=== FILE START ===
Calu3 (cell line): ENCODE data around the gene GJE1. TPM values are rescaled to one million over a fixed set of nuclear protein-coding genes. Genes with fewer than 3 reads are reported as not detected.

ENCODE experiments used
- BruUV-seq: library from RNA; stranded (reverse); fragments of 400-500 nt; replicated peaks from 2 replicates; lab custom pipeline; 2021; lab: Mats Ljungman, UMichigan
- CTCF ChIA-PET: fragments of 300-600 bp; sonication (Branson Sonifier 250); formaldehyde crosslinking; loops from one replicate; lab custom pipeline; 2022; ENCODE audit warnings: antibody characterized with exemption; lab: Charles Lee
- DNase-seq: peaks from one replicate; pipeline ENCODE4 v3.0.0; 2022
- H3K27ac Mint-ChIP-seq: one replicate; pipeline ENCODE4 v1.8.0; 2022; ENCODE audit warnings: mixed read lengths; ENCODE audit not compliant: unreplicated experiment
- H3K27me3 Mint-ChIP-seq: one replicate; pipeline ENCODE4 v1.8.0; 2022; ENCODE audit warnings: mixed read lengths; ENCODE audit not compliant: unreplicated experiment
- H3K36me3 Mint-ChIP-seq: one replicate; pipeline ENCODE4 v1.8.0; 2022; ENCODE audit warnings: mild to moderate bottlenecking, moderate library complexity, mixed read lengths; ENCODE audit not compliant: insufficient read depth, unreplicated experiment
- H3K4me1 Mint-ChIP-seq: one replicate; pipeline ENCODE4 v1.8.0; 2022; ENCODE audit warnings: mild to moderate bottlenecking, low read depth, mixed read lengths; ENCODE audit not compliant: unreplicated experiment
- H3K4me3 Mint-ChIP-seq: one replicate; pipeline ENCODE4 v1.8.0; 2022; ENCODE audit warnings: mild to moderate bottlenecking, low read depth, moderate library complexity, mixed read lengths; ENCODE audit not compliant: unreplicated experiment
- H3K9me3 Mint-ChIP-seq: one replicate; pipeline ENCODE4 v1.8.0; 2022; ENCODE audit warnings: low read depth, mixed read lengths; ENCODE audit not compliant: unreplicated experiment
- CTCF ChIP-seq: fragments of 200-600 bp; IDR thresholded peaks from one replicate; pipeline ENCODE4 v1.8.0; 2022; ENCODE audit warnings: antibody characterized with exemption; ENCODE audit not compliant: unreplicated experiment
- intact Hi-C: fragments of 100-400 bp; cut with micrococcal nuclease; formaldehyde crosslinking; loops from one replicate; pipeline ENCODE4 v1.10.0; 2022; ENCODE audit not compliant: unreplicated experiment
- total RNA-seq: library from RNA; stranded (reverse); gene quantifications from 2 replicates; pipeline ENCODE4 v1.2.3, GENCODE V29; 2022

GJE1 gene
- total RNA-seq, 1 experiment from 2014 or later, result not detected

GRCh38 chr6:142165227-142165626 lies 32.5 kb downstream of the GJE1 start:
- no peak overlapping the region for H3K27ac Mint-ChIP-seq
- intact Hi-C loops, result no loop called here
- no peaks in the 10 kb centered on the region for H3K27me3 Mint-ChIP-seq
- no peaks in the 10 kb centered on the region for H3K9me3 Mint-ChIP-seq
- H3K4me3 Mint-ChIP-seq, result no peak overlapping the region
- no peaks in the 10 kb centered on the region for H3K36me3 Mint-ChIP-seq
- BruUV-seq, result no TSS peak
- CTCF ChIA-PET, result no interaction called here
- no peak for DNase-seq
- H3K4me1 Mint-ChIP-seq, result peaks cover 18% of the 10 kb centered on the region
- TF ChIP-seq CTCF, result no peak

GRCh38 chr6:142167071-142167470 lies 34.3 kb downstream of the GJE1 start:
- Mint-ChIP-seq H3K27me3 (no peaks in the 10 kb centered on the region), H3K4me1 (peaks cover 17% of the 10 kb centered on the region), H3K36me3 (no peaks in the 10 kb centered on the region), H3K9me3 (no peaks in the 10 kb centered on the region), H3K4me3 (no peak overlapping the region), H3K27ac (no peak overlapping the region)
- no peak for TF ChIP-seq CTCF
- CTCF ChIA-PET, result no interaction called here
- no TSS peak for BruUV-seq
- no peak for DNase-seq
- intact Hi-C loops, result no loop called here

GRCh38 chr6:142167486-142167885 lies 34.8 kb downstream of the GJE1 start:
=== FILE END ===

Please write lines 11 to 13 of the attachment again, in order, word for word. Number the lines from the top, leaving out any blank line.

- H3K9me3 Mint-ChIP-seq: one replicate; pipeline ENCODE4 v1.8.0; 2022; ENCODE audit warnings: low read depth, mixed read lengths; ENCODE audit not compliant: unreplicated experiment
- CTCF ChIP-seq: fragments of 200-600 bp; IDR thresholded peaks from one replicate; pipeline ENCODE4 v1.8.0; 2022; ENCODE audit warnings: antibody characterized with exemption; ENCODE audit not compliant: unreplicated experiment
- intact Hi-C: fragments of 100-400 bp; cut with micrococcal nuclease; formaldehyde crosslinking; loops from one replicate; pipeline ENCODE4 v1.10.0; 2022; ENCODE audit not compliant: unreplicated experiment